The following article contains excerpts from “The Car That Led Three Lives” by Dennis Adler and “The Secret SLS” by David Douglas Duncan.
Prototypes are the products of an intense automotive design process. They are ideas given physical form and meant to test the culmination of those ideas. Most serve their purpose and end as scrap or become forgotten embodiments of a larger production that ends up relegated to a warehouse collecting dust rarely, if ever, to be seen again. Occasionally one is found on flaccid tires, fading away in a dusty, shuttered garage, whereupon aficionados immediately elevate it from “ancient junk” to “treasured artifact.”
Usually what is uncovered are the skeletal remains of a failed project, a curiosity at best. Once in a great while though, an opening door reveals the unexpected, a true prototype, the first example of a genuine success story. If that is rare, then finding a car that has served as a factory prototype three times over is is beyond remarkable. One such car that has conformed itself to the highest ideals in a vast field of prototypes that have graced the pavement is the 1955 Mercedes Benz 300SLS, a car first chronicled by famed photojournalist David Douglas Duncan for Colliers Magazine.
In 1956, Mercedes wanted to promote their new 300SL Roadster and so offered Duncan a new Mercedes Gullwing if he would take photos and write a story for either Colliers or Life Magazine.
David Douglas Duncan is an American photojournalist and among the most influential photographers of the 20th century. He is considered to be one of the fathers of modern photojournalism and best for his photos and chronicle of war. He was a photographer for Life Magazine during World War II, Korea and Vietnam and developed, along with Leica, what was to become the modern SLR camera that all subsequent journalists/photographers used for the next 50 years.
Duncan was an intimate friend of Pablo Picasso and went on to write several books about the artist and his work. One such book, titled “Picasso’s Picassos” detailed the works of Pablo Picasso that had rarely been seen outside family and friends. In this book, Duncan chronicled these rarely seen works of Picasso’s that Picasso himself found to be his most important and best artistic renditions.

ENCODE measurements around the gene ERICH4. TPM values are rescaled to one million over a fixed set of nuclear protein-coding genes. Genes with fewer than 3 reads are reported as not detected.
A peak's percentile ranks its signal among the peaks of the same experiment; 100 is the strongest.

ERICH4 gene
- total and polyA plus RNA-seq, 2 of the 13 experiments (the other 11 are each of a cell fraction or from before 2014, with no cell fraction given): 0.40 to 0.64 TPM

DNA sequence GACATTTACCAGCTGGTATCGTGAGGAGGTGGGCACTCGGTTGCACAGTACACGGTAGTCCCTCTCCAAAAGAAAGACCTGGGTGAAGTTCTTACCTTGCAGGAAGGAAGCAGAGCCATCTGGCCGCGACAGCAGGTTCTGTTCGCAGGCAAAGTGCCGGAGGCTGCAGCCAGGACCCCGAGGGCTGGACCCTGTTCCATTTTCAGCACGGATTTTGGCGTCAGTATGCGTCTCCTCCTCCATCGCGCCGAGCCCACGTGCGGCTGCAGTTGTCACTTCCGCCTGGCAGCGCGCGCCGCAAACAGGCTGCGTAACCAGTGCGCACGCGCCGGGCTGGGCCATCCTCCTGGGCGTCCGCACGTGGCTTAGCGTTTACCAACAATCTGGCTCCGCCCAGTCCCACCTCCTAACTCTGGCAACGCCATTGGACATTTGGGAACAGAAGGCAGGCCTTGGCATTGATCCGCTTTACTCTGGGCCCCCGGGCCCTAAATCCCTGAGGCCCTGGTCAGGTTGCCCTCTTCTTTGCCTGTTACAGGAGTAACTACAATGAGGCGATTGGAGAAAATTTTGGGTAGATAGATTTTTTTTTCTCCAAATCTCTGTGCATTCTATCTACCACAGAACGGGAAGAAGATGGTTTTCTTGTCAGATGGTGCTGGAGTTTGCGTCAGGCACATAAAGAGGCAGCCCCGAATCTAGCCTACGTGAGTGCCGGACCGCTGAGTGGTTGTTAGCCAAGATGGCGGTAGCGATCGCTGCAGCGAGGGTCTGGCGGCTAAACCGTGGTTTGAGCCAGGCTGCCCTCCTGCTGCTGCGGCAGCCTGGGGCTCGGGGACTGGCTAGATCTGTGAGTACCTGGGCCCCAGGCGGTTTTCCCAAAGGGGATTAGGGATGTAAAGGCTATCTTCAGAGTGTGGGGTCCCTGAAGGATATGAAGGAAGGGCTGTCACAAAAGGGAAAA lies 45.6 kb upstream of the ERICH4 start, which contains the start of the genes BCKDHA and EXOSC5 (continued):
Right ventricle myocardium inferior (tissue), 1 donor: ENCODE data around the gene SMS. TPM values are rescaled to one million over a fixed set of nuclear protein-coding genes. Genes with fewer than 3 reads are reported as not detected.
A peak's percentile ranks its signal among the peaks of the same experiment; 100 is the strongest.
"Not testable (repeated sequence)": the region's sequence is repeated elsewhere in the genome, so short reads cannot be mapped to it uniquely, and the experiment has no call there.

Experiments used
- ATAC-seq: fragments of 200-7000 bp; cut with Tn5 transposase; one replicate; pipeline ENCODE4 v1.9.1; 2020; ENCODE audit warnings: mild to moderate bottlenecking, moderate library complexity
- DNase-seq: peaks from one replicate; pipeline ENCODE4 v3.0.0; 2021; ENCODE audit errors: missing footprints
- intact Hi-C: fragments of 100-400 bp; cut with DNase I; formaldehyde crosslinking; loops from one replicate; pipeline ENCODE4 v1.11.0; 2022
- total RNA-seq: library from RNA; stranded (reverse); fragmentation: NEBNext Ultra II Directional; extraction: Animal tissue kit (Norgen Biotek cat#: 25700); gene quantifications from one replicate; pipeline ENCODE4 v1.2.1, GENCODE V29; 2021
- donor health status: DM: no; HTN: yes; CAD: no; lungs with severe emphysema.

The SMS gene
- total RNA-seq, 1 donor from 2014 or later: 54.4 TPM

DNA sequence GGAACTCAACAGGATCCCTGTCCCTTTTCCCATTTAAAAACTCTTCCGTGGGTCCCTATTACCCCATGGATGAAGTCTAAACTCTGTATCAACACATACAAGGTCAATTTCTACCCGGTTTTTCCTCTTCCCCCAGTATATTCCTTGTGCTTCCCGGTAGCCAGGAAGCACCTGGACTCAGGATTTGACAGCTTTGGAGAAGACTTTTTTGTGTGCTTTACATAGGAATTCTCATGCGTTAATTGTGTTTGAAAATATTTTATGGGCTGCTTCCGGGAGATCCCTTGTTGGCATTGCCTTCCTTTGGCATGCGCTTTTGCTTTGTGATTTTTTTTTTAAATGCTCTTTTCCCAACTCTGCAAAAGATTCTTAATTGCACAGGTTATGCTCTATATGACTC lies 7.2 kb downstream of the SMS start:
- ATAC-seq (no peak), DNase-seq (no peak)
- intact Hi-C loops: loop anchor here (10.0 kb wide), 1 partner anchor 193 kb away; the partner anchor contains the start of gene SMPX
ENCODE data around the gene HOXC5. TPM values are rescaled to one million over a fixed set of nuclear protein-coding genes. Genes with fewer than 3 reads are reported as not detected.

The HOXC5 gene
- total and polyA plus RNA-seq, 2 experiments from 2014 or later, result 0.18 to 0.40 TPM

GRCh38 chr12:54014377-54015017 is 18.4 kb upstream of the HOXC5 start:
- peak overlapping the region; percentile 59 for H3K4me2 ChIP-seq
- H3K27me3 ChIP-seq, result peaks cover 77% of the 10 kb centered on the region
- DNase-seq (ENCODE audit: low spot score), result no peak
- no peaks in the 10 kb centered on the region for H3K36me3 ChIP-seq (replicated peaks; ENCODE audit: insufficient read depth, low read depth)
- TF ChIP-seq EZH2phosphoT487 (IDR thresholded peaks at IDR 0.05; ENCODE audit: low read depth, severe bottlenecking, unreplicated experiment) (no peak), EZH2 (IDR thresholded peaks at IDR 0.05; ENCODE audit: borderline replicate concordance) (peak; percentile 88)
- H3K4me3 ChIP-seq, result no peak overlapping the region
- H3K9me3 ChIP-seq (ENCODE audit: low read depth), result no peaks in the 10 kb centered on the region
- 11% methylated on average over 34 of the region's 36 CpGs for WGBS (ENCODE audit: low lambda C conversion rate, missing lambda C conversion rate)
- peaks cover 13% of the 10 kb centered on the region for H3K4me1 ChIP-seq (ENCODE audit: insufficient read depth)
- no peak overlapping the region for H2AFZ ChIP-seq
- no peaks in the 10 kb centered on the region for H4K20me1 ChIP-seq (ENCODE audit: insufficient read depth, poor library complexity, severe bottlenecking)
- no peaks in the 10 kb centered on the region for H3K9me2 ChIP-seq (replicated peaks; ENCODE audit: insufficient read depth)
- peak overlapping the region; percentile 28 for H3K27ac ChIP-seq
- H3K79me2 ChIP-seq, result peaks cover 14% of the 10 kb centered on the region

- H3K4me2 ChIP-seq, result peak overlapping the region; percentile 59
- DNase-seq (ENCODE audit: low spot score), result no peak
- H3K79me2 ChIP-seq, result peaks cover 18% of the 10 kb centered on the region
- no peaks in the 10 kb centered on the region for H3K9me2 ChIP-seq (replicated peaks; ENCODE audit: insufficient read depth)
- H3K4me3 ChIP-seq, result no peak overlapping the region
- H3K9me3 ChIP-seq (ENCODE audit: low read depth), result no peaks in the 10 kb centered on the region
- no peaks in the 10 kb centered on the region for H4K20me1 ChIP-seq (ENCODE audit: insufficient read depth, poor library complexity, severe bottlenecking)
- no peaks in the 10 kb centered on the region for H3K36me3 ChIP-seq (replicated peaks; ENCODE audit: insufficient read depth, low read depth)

In 1956, Mercedes wanted to promote their new 300SL Roadster and so offered David Douglas Duncan a new Mercedes Gullwing if he would take photos and write a story for either Colliers or Life Magazine. Duncan agreed, picked up his Gullwing the same time as the shoot, and produced the article titled “The Secret SLS” for Collier’s Magazine. Duncan kept this Gullwing gift from Mercedes Benz up until about 10 years ago when he passed it on to Claude Picasso, son of Pablo.
In his article, Duncan detailed his visit to Germany and Switzerland, where he photographed the new sportscar being tested by designer Karl Wilfert. “Though much technical data is still cloaked in secrecy, factory officials have released enough details with these exclusive Collier’s photos to give a clear idea of what that streaking shape actually is when standing still…a giant two seater convertible roadster combining features of Mercedes’ revolutionary gullwing-doored 300SL coupe and the steamlined racer which Juan Manuel Fangio of Argentina beat the world on the Grand Prix circuit, the world series of professional racing. The SLS (Super Light Special) clears the ground by a hand and stands but 33 inches high at the door cowling. Designed by racing experts for sportsmen whom the final product is the only consideration, the 300SLS is unlikely to become the second car in every man’s garage. It is meant to be the crown jewel among all sports cars.”
While doing research on the 1955 Mercedes 300SLS Protoype Roadster at the UCLA graduate research library, I came across an article titled “The Secret SLS” in Colliers Magazine by David Douglas Duncan. I proceeded to contact David in 1988 and after correspondence he was kind enough to send me the photos you see contained within this article for Classic Driver.
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